yes, and I would, I would suggest that that was certainly true with conquering the boundaries of friendship, and that avatar, for your keyword is giving me some ideas on again, opportunities for me to to go out to market the next book, and to start that marketing well in advance of its of its publication date. So you know, kind of preceding the the marketplace, if you will, so that people know what’s know what’s coming. And, again, continuing to build that, that email list. Because, you know, I’m not a, I’m not a social media maven, by any stretch of the imagination. But, but interestingly, if you keep your mind open to opportunities, whether you’re older or younger, you if you if you kind of check your baggage at the you know, at the door, you can, you can open yourself to to a world of opportunities, and a world of opportunities as far as friendship is concerned. But similarly, with, with offering, that if you keep your your mind open about opportunities that you have, as you’re as you’re writing and seeking advice, coaching mastermind groups, you know, it’s, it’s, it’s a phenomenal world. And I have to echo the same commentary that you made earlier, Steve, as I have, I have been embraced by a number of authors. And the authors that I’ve reached out to have been just so generous with their, with their time, their support, their their coaching, and or challenging me asking me questions of Have you thought about X, Y, or Z that I’ve been, I’ve been just totally blown away by how embracing and how open the the author community is to to having a new author such as myself, you know, be as in in their community and I feel that it’s, it’s a community that’s very warm, and embracing. And that would be my other bit of advice to people if you’re if you’re a great fiction author or you have a question. concept that you you know that you want to try out, give it a shot. But but stick with what you know, creatively telling your story. And even though it’s in my case with nonfiction, it’s a, it’s a true story that you’re telling, but telling it in such a way that it’s of interest to the readers. And you know, it gets to be a page turner, where someone wants to find out once wants to happen and find out what happens next. doesn’t mean you can’t be creative with how you construct your work.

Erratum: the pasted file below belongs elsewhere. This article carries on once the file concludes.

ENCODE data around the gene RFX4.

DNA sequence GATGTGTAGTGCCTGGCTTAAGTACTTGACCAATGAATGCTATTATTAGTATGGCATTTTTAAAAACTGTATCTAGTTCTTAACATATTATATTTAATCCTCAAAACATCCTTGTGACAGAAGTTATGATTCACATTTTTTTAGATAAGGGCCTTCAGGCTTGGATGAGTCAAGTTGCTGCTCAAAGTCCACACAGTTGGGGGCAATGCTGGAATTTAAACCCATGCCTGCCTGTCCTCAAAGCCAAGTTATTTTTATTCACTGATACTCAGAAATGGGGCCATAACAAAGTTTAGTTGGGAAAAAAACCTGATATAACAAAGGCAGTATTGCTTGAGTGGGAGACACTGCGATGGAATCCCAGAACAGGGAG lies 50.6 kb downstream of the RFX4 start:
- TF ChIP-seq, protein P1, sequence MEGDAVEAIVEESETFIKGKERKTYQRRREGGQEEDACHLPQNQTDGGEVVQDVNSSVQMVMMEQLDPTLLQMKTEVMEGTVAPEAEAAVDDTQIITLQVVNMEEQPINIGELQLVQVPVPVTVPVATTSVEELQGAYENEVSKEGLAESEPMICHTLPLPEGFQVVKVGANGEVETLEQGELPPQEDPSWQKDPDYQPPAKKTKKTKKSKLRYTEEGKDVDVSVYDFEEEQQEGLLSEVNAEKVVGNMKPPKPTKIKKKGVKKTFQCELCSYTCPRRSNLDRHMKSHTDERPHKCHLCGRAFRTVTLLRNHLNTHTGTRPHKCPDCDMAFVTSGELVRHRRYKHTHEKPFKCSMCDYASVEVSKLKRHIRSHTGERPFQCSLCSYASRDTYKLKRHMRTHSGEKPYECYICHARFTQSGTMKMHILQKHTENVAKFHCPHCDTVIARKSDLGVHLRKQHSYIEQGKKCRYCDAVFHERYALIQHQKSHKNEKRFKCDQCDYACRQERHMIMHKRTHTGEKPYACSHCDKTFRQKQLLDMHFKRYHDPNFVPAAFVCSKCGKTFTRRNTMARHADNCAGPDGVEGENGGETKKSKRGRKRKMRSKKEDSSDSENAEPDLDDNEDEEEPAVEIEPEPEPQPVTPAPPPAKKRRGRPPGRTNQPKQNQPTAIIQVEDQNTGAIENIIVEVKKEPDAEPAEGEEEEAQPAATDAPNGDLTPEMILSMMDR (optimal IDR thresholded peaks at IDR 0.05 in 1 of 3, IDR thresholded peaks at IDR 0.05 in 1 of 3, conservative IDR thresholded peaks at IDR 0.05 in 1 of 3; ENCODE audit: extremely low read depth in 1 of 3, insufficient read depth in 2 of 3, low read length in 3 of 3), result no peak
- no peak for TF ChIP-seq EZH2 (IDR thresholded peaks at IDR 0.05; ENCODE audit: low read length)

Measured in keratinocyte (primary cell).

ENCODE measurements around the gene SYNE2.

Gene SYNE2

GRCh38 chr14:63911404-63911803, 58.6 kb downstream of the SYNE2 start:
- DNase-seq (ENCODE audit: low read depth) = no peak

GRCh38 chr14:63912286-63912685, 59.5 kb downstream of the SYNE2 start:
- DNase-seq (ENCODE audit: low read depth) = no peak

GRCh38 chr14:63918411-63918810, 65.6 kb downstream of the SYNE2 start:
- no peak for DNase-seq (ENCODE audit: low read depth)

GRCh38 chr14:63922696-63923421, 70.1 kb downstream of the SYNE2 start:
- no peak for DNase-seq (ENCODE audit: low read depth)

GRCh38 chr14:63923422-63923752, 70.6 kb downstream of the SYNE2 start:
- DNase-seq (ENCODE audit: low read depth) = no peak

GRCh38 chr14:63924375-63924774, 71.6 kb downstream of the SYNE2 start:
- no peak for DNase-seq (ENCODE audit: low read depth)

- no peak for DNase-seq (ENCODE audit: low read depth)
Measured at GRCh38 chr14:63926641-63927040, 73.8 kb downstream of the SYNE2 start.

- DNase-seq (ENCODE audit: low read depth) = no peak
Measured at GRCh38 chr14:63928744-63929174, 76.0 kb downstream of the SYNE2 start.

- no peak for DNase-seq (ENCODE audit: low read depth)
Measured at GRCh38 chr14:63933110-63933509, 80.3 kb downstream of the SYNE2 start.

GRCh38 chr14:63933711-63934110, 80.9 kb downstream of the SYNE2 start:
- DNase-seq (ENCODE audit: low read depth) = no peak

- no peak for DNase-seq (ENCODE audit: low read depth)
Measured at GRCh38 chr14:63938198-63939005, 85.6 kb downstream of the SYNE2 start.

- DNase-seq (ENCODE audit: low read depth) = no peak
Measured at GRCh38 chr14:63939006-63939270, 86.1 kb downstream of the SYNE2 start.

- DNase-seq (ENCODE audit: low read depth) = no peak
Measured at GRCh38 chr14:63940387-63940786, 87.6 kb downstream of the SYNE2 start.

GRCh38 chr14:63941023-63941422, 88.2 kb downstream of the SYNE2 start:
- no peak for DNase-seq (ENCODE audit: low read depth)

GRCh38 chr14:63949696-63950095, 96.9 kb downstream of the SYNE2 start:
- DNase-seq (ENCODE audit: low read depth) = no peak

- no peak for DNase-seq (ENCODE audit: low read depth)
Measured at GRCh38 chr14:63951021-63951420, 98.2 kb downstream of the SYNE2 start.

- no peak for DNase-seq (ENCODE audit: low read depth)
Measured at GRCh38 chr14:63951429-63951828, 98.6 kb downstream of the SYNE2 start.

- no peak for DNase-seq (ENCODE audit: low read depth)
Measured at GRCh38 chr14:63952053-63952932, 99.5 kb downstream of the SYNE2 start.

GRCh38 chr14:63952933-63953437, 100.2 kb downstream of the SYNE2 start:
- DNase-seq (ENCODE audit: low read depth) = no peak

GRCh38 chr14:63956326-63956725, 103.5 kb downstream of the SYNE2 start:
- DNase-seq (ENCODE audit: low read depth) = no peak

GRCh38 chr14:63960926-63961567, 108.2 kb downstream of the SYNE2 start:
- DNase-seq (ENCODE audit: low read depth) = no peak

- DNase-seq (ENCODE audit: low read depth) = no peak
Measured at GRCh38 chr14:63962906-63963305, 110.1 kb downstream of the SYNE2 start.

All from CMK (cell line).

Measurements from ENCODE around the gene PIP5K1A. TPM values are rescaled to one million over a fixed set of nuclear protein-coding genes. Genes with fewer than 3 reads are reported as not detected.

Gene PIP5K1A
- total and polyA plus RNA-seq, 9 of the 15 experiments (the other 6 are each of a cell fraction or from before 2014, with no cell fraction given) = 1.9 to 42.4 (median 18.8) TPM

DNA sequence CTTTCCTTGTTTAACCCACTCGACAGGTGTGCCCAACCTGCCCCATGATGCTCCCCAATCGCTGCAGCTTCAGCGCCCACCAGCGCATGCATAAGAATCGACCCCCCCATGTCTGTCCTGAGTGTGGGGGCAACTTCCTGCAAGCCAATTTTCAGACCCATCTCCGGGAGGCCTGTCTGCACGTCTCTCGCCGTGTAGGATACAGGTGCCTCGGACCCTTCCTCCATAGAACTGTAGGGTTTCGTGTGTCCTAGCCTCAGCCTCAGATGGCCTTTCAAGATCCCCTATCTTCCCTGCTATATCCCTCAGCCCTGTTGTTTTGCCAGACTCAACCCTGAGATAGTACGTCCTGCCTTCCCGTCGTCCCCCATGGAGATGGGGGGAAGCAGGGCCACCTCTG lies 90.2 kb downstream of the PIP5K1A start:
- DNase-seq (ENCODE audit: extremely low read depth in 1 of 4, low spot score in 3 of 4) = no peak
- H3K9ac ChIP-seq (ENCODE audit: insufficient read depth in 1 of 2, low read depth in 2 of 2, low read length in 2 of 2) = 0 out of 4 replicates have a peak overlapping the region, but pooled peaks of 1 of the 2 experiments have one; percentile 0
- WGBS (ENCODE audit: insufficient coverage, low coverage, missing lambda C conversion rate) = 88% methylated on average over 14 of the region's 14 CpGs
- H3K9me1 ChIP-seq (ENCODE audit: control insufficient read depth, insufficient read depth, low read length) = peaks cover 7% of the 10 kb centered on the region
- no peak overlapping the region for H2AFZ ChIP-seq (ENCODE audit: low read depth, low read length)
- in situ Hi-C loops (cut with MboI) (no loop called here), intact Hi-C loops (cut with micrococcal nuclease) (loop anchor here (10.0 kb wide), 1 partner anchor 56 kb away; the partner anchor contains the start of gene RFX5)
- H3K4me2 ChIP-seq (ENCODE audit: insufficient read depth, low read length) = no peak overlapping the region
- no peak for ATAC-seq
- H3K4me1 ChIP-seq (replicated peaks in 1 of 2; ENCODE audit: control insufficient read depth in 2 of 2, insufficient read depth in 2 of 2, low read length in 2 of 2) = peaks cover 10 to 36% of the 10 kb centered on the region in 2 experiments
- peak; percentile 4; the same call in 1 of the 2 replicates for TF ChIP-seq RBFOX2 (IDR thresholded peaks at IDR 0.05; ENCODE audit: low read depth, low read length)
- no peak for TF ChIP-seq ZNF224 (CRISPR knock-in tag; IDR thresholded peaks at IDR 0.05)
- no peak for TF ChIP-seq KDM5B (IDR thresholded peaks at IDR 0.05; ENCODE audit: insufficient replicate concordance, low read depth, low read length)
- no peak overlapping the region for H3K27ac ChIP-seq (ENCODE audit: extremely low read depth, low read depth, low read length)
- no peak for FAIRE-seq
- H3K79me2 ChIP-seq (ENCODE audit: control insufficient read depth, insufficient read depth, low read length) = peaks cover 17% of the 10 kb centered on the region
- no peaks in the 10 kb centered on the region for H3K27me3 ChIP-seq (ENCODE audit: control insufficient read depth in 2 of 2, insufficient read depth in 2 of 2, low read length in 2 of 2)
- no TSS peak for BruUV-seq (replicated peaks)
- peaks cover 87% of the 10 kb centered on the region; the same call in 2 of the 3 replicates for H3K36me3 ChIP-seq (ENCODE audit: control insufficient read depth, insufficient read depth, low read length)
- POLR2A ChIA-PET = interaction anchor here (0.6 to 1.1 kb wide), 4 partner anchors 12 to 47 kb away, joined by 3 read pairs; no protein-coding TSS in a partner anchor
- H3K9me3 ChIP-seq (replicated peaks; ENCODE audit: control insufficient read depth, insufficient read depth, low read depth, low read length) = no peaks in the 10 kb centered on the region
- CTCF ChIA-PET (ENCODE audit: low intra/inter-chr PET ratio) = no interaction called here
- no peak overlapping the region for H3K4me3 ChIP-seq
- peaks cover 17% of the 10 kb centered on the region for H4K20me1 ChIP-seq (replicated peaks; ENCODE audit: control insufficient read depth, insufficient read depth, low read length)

Right? And I’ve heard a lot about that with nonfiction writing the story writing it? Yes. Tell the story. I need to get going. I’m sure you do, too. Where? Can we find your book besides Amazon? And do you have a website? Is there any other places online, we can find you.